Sir Salman Rushdie said that after years of living in hiding and death threats his life was now "relatively normal" just weeks before he was attacked on stage.
The Indian-born British author, 75, was stabbed or punched 10 to 15 times in the neck and abdomen, according to witnesses at an event in New York state on Friday.
Sir Salman spoke to the German magazine Stern about two weeks ago and called himself an optimist, saying that when it concerns his own life: "I prefer to look ahead."
The interview, in which the author raised concerns over threats to democracy in the US, was released by the magazine on Saturday, the day after the attack. It is due to appear in the magazine next Thursday.
Sir Salman was forced into hiding for years and received death threats after the publication in 1988 of his book The Satanic Verses, which contains passages that some Muslims consider blasphemous.
A fatwa, or edict, calling for Sir Salman's death was issued by the Iranian leader a year later.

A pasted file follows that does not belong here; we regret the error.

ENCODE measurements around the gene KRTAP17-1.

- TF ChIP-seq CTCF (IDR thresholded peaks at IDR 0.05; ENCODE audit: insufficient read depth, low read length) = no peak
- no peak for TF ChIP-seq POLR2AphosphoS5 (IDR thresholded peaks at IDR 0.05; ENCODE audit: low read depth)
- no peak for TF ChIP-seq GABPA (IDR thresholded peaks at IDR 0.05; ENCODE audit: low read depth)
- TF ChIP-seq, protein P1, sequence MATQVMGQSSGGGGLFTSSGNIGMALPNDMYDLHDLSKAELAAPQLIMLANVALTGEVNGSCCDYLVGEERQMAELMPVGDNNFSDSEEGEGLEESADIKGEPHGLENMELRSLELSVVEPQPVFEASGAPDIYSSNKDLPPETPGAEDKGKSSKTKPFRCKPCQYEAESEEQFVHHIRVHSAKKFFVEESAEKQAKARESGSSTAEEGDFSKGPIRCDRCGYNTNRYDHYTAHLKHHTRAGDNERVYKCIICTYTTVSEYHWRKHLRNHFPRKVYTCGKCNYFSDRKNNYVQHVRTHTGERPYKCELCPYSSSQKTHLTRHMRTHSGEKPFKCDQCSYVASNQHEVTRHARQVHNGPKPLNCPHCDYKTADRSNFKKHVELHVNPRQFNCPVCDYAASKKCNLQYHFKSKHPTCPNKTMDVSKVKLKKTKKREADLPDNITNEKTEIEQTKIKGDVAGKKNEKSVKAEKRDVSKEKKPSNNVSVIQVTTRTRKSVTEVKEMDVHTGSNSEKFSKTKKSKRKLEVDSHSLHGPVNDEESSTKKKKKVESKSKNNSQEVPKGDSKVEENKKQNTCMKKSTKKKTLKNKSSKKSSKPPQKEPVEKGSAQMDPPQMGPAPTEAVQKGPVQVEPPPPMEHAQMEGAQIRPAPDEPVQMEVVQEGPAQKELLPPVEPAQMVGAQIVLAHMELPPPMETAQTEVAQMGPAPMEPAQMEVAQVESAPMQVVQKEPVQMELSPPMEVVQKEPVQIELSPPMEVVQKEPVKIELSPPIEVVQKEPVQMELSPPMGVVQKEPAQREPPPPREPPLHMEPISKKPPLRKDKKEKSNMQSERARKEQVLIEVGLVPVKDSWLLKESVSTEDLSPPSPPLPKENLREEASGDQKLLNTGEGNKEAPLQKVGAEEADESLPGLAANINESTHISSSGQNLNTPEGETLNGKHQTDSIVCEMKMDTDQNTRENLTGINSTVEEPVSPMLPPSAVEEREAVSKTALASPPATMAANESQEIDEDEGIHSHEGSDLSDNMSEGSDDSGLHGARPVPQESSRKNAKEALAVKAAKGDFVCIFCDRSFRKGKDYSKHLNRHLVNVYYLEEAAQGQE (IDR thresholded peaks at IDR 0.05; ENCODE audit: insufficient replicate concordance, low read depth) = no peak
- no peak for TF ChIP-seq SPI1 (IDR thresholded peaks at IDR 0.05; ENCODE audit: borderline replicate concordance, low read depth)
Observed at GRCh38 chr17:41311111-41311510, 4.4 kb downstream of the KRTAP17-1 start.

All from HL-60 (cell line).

By 2017, however, the threats against him were "pretty much over", he told Sky News.
Speaking to Adam Boulton, he said "the world has moved on".
On Friday, Sir Salman was being introduced to the audience at the Chautauqua Institution before giving a speech when he was attacked on stage.
He was airlifted to hospital where he underwent hours of surgery and is now on a ventilator and may lose an eye, according to his agent.
Sir Salman has severed nerves in an arm and damage to his liver, Andrew Wylie said.
The fatwa against the author was issued by the late Ayatollah Ruhollah Khomeini, the leader of Iran's 1979 Islamic revolution.
Sir Salman noted to Stern that the fatwa, which called on Muslims around the world to kill him for blasphemy, was pronounced long ago.
He went into hiding for nearly a decade, but in recent years has lived relatively openly.
The suspected attacker, named as 24-year-old Hadi Matar from Fairview, New Jersey, was arrested and is now in custody.
Matar had bought a pass for the event. Police say they do not yet know a motive for the attack, but believe the suspect was acting alone.